A bank reconciliation statement (BRS) is a statement that a company prepares on a particular date to match the bank balance indicated in its cash book with the balance shown by the bank’s passbook. The statement displays the reasons for the differences between the two. A company can prepare a bank reconciliation statement at any time during the financial period. Read our blog to learn more about why you should prepare a bank reconciliation statement.
It is not compulsory to prepare a bank reconciliation statement and there’s no fixed date for preparing one. However, diligent finance teams will conduct bank reconciliations on a periodic basis. They do this mainly to check that all bank-related transactions are recorded properly in their cash book’s bank column and also by the bank in their books.
The purpose of this bank reconciliation process is to detect any errors in recording transactions. It also means the business has an up-to-date and accurate view of its exact bank balance on a specified date. This can help spot any unusual or irregular payments that might indicate fraud.
The more frequently you produce bank reconciliations, the more accurate your financial management will be, with reduced chances of error or irregularities. It’s good practice to prepare a bank reconciliation statement every time you receive a statement from the bank - for large businesses this may be on a daily basis. For most organisations, bank reconciliation usually occurs at the end of each week.
There are several reasons why bank reconciliation is necessary. These include:
Accounting errors, such as missed or double payments, are not uncommon. Bank reconciliation helps you to spot such accounting errors early. Most businesses want to know of any issues before they cause embarrassing (or worse) situations.
You don’t want your cheque or payment to bounce on an important customer. And your team doesn’t want to have to deal with calls from irate suppliers. A bank reconciliation will ensure you know exactly which payments have been released.
Many companies are realising the benefits of investing in digital finance software and automating key processes, including bank reconciliations. This drives greater efficiency in their business and saves company resources. It also allows finance teams to spend more time on value-add tasks, such as evaluating data to inform company strategy and key decisions.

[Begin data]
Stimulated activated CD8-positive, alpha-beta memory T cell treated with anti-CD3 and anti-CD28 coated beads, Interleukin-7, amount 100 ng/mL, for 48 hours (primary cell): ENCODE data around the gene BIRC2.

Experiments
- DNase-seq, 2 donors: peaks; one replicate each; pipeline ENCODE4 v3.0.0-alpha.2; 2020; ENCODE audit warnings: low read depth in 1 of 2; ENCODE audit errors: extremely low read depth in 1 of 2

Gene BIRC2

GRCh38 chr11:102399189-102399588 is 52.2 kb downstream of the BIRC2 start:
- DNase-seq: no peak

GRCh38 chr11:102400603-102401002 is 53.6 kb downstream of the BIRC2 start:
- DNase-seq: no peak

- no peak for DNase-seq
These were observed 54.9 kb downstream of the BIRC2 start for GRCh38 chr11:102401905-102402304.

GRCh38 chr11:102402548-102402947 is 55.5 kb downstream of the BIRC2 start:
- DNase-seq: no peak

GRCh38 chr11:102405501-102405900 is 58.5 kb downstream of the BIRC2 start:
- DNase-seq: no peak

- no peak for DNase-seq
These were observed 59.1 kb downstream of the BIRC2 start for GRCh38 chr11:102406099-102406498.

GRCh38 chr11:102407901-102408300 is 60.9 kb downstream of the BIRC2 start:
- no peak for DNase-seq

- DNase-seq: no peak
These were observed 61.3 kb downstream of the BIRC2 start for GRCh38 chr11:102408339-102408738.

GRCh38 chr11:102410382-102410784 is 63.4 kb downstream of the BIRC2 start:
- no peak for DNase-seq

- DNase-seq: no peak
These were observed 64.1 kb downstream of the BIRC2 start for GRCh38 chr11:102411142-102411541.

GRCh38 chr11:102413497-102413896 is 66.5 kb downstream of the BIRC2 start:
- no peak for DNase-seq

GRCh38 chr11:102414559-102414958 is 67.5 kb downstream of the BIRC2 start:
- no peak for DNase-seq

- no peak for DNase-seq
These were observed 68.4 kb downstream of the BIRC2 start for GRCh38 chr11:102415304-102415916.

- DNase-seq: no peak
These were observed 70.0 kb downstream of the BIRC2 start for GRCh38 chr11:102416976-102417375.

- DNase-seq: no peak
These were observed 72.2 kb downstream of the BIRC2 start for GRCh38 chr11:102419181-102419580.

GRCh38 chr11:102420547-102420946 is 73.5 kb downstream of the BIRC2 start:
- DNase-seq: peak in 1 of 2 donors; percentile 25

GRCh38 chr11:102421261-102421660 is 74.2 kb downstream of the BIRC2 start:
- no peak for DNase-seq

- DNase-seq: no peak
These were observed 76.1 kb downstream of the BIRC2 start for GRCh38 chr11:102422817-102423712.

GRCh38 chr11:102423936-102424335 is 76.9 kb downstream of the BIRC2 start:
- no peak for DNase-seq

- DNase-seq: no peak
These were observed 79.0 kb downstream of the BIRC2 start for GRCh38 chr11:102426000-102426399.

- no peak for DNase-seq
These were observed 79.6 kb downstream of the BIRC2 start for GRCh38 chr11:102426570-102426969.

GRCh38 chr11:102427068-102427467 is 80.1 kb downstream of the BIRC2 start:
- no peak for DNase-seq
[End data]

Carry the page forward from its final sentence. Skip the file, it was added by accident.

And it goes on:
Bank reconciliations will help you to spot fraudulent transactions and reduce the risk of transactions that could cause penalties and late fees.
Regular bank reconciliations ensure you can keep track of all interest payments, fees or penalties your bank might add to your account. You can then add or subtract such amounts in your books.
Bank reconciliations allow you to confirm all your receipts. You’ll avoid the embarrassment of chasing payments that have already been received and you’ll spot any entries for receipts you didn’t deposit.
Another important reason to perform a bank reconciliation is to improve internal control over your company's cash. Ideally, the reconciliation will be done by someone other than the person handling and recording receipts and payments. This reduces the risk of anyone using the company's cash improperly.
You (and other stakeholders) need to know that the amount of cash that is reported on your company's balance sheet is accurate. The purpose of a bank reconciliation is to ensure the additions and deductions on the bank statement are compared (or reconciled) with the items that are entered in your company's general ledger.
If there are differences, such as outstanding payments or deposits in transit, they can be noted as timing differences. As most companies use the double-entry system of accounting, any omission or error in the company's general ledger cash account also means that at least one other general ledger account will have a corresponding omission or error. The bank reconciliation could prevent this omission from occurring.
Modern bank reconciliation software fully automates these processes. It enables you to:
Read more about the benefits of finance automation.
Cashbook balances record all of the transactions that are added to an organisation's ledger, whereas bank reconciliation statements indicate the cash balance on the final bank statement.